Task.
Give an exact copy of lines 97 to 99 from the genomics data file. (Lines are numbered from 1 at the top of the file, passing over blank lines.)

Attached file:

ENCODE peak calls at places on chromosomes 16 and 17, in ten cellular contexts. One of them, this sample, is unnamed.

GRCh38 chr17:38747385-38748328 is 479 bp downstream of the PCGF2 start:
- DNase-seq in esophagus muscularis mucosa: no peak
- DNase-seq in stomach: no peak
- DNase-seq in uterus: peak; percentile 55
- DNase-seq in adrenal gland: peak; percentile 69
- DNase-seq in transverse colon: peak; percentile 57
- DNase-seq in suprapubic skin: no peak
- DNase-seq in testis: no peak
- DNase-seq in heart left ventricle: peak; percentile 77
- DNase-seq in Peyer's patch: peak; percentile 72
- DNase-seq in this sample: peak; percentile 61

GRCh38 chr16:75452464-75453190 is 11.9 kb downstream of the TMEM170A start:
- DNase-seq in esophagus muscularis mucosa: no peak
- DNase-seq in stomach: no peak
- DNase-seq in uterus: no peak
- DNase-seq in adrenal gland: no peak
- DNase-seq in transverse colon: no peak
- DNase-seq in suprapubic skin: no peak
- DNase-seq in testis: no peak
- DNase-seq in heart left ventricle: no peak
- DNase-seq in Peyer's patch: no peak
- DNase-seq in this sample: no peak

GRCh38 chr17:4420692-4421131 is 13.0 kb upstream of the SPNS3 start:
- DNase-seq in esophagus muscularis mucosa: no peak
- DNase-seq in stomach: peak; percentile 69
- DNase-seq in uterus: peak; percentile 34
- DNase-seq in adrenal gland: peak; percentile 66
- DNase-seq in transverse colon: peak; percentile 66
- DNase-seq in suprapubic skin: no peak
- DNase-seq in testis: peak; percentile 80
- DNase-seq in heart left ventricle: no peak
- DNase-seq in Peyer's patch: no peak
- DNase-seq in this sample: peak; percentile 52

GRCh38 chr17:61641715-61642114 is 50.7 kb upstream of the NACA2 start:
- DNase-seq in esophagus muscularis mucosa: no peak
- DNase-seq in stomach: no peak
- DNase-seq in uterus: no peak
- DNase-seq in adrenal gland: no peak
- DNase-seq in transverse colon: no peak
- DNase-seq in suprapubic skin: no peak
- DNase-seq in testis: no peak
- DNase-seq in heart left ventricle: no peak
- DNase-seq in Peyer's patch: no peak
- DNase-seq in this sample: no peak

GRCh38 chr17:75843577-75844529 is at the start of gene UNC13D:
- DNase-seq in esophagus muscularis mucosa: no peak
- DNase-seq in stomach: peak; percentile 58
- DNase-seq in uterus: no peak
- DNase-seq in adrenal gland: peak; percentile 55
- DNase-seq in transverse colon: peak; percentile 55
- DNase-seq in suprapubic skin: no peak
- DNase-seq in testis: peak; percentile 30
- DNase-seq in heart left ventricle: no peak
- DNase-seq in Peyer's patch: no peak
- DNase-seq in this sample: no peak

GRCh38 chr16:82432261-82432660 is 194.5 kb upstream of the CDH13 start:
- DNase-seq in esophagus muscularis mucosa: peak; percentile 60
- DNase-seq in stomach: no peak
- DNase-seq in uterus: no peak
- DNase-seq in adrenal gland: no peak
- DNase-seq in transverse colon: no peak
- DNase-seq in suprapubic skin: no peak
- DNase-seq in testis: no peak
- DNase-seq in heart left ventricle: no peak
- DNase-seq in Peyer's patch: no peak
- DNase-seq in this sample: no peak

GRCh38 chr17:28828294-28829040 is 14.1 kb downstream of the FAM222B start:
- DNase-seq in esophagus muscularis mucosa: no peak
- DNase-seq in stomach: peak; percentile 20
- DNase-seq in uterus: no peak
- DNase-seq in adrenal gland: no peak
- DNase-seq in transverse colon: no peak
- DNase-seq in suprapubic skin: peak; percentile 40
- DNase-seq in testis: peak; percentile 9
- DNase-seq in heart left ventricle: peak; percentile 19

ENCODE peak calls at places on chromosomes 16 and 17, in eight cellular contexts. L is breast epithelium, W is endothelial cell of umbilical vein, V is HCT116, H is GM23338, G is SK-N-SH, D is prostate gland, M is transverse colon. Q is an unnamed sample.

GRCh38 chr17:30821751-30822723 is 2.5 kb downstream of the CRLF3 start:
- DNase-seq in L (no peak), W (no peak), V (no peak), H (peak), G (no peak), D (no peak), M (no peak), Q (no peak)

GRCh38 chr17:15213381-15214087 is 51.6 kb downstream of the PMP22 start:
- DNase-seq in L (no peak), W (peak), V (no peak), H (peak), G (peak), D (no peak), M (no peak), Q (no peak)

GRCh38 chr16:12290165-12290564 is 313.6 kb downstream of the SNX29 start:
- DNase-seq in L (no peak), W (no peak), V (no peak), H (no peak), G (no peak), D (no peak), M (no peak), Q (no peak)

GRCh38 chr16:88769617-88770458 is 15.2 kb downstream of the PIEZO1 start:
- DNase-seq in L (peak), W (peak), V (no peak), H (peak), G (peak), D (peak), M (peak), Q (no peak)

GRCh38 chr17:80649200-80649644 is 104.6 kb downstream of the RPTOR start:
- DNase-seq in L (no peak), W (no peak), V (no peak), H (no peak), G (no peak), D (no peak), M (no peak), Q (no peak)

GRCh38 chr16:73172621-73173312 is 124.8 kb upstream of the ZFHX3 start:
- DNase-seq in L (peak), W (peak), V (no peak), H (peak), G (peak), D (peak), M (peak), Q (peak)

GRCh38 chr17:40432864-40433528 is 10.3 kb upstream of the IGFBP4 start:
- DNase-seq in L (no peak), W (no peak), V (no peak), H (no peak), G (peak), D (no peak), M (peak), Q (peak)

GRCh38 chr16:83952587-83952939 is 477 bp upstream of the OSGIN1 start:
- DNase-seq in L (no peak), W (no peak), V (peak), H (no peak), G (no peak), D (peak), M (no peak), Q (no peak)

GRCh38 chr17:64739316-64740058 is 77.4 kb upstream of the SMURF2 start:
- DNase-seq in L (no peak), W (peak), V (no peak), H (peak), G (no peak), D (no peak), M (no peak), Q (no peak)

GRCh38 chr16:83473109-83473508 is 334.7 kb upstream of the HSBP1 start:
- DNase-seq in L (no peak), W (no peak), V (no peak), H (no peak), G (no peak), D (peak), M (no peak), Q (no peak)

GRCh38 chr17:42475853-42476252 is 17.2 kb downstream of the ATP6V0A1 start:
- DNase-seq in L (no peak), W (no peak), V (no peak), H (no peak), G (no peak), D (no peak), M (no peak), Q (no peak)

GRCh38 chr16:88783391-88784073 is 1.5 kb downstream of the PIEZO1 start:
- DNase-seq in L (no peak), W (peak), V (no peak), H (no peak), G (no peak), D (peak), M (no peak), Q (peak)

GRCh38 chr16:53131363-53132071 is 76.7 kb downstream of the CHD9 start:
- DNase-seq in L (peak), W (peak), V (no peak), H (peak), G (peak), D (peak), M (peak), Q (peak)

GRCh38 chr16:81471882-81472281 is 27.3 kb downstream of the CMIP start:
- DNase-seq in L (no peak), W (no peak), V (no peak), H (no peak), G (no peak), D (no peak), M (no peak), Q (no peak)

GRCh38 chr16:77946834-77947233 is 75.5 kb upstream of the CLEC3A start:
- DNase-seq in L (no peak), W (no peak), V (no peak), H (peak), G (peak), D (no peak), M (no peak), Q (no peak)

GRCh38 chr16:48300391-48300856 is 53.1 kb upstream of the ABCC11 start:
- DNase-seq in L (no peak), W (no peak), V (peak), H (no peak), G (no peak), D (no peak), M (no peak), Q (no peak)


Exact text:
- DNase-seq in L (no peak), W (no peak), V (no peak), H (no peak), G (no peak), D (peak), M (no peak), Q (no peak)

GRCh38 chr17:42475853-42476252 is 17.2 kb downstream of the ATP6V0A1 start:
- DNase-seq in L (no peak), W (no peak), V (no peak), H (no peak), G (no peak), D (no peak), M (no peak), Q (no peak)